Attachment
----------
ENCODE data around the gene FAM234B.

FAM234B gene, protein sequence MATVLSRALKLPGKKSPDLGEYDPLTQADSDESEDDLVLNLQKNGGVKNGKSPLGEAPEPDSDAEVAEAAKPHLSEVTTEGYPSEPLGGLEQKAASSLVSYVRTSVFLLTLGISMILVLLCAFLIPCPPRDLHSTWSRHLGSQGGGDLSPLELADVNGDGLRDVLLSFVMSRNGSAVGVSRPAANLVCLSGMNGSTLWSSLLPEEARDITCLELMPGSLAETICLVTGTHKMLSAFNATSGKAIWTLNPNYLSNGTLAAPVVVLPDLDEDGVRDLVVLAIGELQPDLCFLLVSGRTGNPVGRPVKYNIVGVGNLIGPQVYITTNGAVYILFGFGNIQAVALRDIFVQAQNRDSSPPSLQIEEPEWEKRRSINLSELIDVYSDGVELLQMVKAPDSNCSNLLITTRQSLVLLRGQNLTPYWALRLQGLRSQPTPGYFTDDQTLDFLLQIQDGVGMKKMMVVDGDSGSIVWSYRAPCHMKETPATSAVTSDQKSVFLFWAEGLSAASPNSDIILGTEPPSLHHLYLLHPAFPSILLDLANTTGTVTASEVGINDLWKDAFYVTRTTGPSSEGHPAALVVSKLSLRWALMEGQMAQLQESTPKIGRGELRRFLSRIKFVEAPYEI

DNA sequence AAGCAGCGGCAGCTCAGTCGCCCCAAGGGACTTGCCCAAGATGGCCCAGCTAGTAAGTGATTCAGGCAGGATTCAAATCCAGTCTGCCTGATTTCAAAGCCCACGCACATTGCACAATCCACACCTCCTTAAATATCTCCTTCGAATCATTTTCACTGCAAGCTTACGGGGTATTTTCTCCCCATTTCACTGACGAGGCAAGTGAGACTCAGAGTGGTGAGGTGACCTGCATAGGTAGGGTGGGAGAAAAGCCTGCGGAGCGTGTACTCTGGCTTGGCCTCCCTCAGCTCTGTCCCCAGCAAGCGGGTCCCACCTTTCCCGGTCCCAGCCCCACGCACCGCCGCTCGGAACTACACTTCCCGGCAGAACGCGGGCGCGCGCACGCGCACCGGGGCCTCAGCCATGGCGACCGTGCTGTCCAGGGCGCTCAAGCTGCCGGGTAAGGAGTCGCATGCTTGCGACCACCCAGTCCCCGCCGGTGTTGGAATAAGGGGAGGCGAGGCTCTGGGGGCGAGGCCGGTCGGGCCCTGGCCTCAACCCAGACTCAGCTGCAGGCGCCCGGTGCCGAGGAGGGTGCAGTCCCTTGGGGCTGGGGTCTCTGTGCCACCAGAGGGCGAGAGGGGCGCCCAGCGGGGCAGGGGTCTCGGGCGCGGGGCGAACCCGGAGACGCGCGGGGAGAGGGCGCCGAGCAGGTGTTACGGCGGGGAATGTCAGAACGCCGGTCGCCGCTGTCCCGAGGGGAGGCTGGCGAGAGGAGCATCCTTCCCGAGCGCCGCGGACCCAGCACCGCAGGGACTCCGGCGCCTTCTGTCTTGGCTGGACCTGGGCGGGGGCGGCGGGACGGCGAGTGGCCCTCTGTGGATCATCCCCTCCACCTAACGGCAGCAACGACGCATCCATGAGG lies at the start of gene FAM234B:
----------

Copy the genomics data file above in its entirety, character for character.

ENCODE data around the gene FAM234B.

FAM234B gene, protein sequence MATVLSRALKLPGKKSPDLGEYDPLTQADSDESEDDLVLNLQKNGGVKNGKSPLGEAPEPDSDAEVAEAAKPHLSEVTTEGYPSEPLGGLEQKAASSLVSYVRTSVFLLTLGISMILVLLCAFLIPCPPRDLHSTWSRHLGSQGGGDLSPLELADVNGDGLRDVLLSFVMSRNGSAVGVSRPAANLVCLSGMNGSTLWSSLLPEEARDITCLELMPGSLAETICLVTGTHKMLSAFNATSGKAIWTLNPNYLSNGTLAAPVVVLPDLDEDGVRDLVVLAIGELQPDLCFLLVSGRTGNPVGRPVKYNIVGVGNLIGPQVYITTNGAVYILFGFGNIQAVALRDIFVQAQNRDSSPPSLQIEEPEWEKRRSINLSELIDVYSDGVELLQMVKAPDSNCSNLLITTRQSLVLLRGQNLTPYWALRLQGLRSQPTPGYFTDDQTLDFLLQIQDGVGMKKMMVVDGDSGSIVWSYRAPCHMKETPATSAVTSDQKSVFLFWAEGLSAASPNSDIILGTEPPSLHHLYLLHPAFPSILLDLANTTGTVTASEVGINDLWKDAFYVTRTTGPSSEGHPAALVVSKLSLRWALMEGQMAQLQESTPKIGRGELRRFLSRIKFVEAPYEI

DNA sequence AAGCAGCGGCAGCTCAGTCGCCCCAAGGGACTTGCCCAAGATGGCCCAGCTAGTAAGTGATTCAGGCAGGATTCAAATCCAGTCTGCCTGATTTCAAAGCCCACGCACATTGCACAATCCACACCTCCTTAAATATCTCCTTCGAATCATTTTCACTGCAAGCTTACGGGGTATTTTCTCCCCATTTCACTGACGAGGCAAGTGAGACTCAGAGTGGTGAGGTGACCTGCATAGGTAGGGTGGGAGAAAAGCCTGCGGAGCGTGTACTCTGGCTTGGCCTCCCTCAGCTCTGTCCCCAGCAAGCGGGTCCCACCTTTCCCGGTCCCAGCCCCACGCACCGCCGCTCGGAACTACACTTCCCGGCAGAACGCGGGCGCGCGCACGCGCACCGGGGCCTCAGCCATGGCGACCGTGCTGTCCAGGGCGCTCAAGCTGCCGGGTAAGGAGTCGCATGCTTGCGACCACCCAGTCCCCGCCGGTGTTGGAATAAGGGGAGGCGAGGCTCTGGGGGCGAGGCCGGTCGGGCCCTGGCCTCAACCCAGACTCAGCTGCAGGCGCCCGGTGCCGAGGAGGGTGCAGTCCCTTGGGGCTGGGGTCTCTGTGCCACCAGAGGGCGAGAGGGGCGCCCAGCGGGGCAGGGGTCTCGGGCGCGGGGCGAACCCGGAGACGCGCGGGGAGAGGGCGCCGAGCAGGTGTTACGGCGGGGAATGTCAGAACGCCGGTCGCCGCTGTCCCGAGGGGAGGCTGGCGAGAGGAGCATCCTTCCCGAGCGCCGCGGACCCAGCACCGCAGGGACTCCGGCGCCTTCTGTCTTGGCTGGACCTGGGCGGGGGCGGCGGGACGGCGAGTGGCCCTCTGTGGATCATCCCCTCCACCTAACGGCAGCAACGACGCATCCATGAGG lies at the start of gene FAM234B: